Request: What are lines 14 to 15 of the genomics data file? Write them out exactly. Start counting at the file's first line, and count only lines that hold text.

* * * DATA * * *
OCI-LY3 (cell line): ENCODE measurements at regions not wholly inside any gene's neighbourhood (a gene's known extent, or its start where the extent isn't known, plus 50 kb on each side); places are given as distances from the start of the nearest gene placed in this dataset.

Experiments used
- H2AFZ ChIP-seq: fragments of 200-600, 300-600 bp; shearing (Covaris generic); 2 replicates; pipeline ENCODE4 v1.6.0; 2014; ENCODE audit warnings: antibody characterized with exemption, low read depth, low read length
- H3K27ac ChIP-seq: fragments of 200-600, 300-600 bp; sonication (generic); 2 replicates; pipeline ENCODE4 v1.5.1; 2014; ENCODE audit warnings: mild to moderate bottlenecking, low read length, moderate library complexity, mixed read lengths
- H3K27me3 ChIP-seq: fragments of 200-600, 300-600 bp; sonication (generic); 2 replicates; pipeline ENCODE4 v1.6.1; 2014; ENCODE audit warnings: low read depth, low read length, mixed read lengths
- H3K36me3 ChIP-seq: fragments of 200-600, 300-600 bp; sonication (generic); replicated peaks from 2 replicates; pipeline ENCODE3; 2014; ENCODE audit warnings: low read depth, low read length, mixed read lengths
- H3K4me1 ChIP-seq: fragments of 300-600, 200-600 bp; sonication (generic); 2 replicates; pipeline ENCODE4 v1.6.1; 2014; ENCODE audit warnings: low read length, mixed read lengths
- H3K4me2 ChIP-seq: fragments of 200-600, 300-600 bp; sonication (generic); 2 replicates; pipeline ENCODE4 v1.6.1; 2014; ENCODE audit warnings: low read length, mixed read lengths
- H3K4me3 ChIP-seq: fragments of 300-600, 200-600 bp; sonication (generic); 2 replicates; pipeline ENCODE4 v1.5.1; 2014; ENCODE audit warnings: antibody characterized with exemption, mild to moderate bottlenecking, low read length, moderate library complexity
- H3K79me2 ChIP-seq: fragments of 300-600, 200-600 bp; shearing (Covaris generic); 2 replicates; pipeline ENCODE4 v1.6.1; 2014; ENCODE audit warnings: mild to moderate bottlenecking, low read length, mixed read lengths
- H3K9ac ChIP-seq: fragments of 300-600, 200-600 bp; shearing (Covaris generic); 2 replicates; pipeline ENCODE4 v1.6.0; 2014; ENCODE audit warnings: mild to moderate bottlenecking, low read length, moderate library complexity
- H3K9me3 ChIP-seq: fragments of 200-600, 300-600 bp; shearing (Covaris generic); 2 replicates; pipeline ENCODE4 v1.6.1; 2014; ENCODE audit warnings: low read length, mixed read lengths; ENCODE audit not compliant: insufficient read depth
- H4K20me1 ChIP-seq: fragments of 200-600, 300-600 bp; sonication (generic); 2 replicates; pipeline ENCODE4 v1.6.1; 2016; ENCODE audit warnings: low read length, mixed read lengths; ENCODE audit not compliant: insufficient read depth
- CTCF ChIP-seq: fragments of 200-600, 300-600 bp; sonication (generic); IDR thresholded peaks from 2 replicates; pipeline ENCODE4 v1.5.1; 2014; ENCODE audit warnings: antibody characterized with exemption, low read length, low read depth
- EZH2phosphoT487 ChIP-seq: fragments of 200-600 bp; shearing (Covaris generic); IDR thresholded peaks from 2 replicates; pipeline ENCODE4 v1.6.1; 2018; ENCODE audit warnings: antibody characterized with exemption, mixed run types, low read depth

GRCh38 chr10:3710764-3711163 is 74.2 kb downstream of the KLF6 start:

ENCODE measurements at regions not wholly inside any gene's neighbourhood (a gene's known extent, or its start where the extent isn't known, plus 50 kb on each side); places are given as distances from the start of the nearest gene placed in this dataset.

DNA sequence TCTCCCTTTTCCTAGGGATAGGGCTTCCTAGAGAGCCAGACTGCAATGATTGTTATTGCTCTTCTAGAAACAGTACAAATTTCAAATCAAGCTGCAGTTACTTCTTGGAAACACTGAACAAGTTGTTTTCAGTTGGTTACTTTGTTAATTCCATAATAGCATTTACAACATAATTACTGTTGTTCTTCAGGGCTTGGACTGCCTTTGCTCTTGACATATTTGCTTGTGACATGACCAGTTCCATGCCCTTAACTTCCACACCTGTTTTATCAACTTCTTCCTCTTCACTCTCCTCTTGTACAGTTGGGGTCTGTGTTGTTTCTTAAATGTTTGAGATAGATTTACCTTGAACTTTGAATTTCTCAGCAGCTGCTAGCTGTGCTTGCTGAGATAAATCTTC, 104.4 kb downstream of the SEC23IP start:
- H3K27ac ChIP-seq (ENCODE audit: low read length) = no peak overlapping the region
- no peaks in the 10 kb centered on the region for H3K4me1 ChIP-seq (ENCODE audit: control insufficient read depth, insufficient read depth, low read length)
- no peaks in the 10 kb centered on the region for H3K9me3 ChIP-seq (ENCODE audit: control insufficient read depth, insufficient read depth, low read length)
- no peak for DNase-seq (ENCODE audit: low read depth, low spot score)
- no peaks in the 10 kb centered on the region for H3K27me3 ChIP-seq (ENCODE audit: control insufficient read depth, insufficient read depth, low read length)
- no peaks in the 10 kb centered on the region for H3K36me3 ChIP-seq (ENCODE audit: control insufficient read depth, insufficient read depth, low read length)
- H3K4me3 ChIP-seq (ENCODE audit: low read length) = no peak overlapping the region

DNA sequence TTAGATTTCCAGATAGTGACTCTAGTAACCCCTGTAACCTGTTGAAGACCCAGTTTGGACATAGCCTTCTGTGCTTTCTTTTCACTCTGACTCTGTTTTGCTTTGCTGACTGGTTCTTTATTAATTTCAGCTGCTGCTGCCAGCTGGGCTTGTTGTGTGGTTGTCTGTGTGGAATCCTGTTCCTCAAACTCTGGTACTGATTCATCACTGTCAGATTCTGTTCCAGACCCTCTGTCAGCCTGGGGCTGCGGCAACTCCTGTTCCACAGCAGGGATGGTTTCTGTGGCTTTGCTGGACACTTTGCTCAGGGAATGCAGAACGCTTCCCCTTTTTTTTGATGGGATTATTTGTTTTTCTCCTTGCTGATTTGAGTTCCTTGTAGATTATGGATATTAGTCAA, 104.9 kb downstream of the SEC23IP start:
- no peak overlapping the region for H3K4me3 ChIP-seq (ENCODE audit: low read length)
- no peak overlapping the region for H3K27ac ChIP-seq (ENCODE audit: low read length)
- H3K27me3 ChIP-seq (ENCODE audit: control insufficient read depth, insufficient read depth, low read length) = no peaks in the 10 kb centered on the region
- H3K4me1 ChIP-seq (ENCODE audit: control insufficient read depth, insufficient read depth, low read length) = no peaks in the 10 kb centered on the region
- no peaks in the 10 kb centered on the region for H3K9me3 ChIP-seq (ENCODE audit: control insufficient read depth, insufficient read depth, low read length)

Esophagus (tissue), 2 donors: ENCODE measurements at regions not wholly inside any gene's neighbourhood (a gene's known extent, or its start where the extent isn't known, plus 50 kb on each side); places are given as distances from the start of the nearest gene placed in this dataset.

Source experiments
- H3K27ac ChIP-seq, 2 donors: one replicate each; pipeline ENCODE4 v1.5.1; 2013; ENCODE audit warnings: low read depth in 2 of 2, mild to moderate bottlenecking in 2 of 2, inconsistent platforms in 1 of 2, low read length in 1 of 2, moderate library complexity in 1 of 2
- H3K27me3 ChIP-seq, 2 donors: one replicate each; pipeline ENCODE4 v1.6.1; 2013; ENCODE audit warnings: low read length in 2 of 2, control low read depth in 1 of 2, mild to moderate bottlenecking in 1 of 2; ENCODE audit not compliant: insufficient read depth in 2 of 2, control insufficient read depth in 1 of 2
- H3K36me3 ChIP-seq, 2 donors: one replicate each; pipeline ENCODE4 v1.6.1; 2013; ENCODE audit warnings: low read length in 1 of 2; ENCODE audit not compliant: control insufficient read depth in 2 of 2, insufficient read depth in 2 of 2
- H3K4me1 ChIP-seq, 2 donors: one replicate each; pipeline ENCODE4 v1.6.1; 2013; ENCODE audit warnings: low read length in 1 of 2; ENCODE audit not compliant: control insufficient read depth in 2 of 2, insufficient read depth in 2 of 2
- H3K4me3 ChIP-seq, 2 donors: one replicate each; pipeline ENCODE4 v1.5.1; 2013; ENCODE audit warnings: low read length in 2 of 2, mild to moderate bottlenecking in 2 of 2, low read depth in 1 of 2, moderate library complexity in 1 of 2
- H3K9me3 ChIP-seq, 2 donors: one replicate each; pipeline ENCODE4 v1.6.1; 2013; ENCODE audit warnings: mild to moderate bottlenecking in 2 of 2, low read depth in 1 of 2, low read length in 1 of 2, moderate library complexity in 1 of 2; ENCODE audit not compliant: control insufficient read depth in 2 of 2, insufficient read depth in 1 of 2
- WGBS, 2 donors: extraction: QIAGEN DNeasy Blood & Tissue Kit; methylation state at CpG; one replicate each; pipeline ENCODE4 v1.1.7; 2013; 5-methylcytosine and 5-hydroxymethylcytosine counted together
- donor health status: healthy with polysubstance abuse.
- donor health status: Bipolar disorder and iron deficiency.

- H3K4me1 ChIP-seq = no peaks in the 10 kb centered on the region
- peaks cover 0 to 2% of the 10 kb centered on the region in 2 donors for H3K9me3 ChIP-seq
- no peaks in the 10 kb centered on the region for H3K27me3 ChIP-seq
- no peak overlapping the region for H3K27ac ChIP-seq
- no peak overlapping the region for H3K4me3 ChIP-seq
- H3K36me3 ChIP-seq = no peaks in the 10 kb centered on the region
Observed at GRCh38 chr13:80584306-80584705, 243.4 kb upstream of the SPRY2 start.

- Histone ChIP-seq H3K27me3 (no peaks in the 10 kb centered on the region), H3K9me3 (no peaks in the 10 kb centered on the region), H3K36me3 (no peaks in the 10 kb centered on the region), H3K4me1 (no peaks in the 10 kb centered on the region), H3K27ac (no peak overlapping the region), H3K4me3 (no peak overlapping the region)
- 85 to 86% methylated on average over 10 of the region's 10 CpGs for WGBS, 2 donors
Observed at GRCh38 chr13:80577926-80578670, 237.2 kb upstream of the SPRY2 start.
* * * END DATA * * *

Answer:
- CTCF ChIP-seq: fragments of 200-600, 300-600 bp; sonication (generic); IDR thresholded peaks from 2 replicates; pipeline ENCODE4 v1.5.1; 2014; ENCODE audit warnings: antibody characterized with exemption, low read length, low read depth
- EZH2phosphoT487 ChIP-seq: fragments of 200-600 bp; shearing (Covaris generic); IDR thresholded peaks from 2 replicates; pipeline ENCODE4 v1.6.1; 2018; ENCODE audit warnings: antibody characterized with exemption, mixed run types, low read depth